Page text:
Notes on kindness

In this week of raising Mental Health Awareness, it strikes me that there is more than one reason to be kind. In addition to the obvious (to some) reasons to be kind that have been widely discussed on social media this week, I am sure that it is also reasonably clear (again, to some) that better outcomes from interactions with people are routinely achievable through being mindful of the manner in which we approach all interactions, either socially or commercially.

I have just watched an interview with an Oxford University professor on BBC Breakfast which was informative, positive and pleasing to watch and listen to. The interview was conducted in a courteous and respectful manner in which the journalist listened to answers and asked appropriate follow up questions.

Conversely, over these past weeks it seems that it has generally become de rigueur within the broadcast media community to approach interviewing political figures in a manner which could best be described as rude, aggressive, presupposing, self-serving and aimed in the main at proving the interviewee wrong, the interviewer right and giving them their “gotcha” moment on national television.

In general, this is all done in the name of holding the government to account. As a direct consequence, the interviews are rarely either easy or informative to watch, the interviewees feeling the need to be constantly on the defensive. In some instances we even have a situation where the government flat refuses to engage with the more tabloid iteration of broadcast media because of the manner in which the journalism is being approached – I’m not sure how this could be considered as holding the government to account and as both a citizen and a viewer, I certainly would not wish such an approach and absence of kindness to be demonstrated in my name.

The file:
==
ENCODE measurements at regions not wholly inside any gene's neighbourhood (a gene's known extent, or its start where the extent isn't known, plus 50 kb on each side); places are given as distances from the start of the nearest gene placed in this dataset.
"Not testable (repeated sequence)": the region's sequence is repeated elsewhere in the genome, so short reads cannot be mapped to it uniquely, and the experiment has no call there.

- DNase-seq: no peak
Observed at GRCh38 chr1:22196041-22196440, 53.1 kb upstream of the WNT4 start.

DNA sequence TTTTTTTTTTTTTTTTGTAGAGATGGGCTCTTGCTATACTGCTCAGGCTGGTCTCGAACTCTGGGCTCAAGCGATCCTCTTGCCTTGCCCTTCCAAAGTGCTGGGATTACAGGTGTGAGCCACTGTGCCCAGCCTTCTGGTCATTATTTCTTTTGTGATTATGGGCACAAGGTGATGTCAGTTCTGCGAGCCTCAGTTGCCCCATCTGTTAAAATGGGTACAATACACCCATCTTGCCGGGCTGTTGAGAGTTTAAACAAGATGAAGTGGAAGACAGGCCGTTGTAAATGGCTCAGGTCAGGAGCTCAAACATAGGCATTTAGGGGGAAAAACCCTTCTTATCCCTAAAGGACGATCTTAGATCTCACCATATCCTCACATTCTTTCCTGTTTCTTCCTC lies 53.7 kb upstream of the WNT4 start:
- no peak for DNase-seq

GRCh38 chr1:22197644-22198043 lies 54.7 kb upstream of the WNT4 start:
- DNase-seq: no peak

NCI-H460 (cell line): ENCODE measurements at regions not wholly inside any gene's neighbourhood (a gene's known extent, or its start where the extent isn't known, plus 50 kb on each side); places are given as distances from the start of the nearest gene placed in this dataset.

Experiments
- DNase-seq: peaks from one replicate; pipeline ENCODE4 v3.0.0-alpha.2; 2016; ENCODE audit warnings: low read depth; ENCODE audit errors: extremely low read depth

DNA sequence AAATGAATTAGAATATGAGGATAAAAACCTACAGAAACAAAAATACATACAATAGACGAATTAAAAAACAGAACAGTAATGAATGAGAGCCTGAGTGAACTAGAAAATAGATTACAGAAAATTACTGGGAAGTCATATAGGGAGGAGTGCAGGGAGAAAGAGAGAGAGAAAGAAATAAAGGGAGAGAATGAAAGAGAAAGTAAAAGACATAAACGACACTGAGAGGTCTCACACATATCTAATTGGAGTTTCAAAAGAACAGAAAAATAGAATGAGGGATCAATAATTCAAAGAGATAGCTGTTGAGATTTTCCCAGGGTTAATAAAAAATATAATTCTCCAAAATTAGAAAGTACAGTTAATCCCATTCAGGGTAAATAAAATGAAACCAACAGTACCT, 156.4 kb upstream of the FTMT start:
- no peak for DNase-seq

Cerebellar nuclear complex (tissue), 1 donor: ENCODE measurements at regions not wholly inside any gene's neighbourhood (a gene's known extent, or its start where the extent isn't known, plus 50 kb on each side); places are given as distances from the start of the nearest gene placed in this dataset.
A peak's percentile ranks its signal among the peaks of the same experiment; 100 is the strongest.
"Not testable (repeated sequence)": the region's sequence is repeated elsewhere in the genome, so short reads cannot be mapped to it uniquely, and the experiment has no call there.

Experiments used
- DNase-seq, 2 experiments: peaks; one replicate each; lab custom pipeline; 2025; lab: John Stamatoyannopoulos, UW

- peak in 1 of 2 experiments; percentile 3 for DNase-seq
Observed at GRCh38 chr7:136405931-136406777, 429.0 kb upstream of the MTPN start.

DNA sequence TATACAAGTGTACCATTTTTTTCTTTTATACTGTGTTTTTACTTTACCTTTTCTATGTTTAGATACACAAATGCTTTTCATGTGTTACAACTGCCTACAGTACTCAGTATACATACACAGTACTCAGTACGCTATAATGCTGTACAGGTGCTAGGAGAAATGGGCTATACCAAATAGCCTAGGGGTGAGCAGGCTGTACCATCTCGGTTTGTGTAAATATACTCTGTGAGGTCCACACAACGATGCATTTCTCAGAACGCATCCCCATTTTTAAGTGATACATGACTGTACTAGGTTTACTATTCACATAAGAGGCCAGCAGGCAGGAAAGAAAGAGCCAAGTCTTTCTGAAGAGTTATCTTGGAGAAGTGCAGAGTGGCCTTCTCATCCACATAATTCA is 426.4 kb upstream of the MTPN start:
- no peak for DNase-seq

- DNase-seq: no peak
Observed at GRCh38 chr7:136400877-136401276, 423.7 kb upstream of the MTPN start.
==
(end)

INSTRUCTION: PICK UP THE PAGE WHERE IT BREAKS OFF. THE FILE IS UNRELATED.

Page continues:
This is not a defence of government or politicians, nor is it meant to be an attack on journalism although it could be perceived as such, however, in no other walk of life would it be acceptable to routinely speak to people in this way. So why in this instance is it now acceptable all of a sudden ?

Back to the point – When kindness is shown with authenticity and conviction, it will make you feel good, make others feel good and, if your engagement has an aim, you will get a better outcome. Win – Win – Win !

Nick Thompson is VP, Global Technical Services and IFM Systems Deployment, Sodexo

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